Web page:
Sue Curry Shaffer passed away unexpectedly on April 25, 2021 at the age of 67. Sue wore many hats in the dressage world. In addition to her role as a USEF ‘S’ Dressage Judge and an FEI 3* Para-Dressage Judge, Sue was also a USDF Bronze and Silver Medalist and served on the USDF L Program Committee for many years. Beyond her prolific career as a licensed official, Sue will be remembered as a wonderful, caring individual and horsewoman. For over 20 years, she competed at the FEI levels and has had multiple horses in the top ten nationally. Over the years, Sue’s horses earned fifteen USDF Year-End Awards. Through Sue’s many roles within our sport, her loss, as well as her impact, will not be forgotten.
Anne Barlow Ramsay
As a longtime USDF member, Anne Barlow Ramsay served in many capacities within the organization, including her time on the USDF Historical Committee, serving as a delegate to the Board of Governors, and of course, the success of her horses in the sport. Over the years, Anne’s horses have earned 20 USDF Year-End Awards across almost every level, as well as multiple USDF All-Breeds Awards from the International Sport Horse Registry, KWPN of North America, and Oldenburg Registry of North America. She died on May 7, 2021, at the age of 96.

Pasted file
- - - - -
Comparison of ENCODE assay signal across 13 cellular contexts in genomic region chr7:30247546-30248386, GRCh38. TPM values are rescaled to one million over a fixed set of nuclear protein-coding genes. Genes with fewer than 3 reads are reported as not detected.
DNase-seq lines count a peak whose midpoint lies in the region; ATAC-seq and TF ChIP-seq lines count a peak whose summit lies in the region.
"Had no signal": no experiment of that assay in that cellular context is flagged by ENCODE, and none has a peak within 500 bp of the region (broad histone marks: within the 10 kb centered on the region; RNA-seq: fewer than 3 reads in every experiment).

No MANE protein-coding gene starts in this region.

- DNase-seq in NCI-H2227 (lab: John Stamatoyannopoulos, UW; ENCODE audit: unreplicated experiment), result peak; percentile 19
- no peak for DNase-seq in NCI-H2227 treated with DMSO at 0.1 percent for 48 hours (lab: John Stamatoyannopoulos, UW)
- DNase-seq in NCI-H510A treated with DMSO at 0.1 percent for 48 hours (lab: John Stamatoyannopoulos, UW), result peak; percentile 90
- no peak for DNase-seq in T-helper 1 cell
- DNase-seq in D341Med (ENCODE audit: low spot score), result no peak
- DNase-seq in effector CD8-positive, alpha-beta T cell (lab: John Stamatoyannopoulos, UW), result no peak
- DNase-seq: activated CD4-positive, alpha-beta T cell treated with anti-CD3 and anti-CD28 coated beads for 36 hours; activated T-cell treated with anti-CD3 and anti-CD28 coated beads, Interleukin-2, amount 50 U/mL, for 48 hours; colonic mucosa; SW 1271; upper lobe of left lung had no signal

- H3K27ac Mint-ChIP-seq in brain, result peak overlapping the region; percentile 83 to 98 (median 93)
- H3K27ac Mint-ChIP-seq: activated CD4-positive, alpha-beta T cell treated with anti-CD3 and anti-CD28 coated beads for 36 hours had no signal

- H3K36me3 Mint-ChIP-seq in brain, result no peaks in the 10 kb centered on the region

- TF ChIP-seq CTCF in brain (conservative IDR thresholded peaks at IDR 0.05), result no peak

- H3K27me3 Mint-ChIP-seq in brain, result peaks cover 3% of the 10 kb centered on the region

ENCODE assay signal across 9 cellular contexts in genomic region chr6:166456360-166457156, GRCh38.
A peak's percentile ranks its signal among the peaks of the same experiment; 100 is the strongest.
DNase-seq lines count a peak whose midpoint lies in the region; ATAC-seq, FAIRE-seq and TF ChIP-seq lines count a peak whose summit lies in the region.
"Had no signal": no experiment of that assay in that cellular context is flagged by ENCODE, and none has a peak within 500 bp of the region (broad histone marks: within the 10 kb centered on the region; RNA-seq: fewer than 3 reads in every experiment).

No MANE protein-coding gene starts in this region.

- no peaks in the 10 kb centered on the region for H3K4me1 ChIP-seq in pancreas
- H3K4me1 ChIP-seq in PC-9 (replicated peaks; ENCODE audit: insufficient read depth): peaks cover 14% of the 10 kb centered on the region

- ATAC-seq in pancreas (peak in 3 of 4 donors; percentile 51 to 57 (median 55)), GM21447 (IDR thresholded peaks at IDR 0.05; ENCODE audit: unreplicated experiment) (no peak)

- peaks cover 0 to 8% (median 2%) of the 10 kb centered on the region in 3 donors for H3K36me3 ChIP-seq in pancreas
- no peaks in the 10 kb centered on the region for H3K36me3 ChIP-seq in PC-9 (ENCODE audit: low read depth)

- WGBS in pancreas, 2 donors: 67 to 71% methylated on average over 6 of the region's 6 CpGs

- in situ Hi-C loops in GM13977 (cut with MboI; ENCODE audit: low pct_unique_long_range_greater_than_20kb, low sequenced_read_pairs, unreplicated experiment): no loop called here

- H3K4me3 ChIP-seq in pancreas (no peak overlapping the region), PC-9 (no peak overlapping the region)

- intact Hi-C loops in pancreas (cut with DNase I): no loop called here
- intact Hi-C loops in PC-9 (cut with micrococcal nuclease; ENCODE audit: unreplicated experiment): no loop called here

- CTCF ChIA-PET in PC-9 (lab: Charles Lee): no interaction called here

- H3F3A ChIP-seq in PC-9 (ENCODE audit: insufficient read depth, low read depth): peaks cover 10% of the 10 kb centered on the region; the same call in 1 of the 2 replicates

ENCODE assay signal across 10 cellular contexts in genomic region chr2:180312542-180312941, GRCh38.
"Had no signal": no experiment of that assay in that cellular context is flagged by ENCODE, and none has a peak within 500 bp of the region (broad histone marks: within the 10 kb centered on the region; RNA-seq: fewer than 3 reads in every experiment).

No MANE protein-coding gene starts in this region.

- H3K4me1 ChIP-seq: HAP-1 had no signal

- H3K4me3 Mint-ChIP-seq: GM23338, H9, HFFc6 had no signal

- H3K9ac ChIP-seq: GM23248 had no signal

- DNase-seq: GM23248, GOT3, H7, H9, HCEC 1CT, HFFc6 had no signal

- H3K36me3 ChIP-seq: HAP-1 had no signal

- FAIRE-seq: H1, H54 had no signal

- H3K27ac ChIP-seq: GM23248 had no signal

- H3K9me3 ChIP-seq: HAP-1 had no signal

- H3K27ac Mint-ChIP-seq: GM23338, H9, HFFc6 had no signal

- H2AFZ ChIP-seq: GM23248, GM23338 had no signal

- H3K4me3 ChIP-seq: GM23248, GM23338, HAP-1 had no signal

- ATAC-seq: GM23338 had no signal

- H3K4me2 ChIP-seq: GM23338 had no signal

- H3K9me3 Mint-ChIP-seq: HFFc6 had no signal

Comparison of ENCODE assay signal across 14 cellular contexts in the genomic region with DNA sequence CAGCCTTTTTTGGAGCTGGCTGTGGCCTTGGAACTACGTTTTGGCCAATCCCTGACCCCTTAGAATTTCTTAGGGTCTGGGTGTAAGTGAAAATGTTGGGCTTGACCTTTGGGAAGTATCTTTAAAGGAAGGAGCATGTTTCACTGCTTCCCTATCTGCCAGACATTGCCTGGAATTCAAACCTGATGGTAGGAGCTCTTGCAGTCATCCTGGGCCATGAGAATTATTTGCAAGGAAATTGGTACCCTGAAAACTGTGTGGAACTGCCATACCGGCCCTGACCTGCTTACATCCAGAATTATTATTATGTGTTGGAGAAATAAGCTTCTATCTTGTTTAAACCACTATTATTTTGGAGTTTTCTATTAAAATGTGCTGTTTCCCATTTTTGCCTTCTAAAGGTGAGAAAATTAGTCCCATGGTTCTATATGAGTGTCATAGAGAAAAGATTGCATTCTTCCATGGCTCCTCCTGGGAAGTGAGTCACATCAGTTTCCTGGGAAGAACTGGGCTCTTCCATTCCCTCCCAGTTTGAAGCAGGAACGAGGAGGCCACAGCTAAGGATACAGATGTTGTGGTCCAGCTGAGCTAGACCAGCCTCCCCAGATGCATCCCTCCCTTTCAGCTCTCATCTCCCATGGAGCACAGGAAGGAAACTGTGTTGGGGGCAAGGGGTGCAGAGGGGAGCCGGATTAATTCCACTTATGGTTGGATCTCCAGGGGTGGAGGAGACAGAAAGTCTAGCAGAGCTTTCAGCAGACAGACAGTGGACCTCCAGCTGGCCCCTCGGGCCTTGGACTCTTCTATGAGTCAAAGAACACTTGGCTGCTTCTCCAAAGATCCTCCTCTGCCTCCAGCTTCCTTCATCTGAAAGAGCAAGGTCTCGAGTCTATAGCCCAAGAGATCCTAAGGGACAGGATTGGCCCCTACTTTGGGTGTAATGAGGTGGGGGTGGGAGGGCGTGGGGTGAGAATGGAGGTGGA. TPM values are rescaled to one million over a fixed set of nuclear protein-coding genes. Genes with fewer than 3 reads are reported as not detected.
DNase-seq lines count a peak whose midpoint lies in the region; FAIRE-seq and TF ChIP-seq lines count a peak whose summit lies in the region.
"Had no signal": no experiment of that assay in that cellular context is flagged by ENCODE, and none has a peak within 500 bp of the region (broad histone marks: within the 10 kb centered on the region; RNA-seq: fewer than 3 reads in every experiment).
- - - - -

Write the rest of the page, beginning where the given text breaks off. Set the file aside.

In addition to her contributions to USDF and her achievements in competition, Anne’s mission has always been to advance equestrian sport in the US. As part of this mission, along with The Dressage Foundation, the Anne L. Barlow Ramsay $25,000 Grant was established. This grant is designed to showcase talented American-bred horses ridden by United States citizens, by providing funds to train and compete in Wellington, Florida or in Europe.
US Equestrian “S” dressage judge Sonja-Marita Vracko passed away on May 18, 2021 at the age of 87. Originally from Germany, Sonja was a well-known jazz singer who performed throughout Europe and North Africa. Along with her husband, Rudolf, who she met while singing in Munich, she immigrated to the US in 1958. The pair settled in Seattle and began building View Ridge Farm. What started as 11 acres of trees was transformed into multiple barns, 2 dressage riding arenas, and pastures, and over the years was home to horses, peacocks, beehives, dogs, cats, turkeys, chickens, orchards, and many flowers.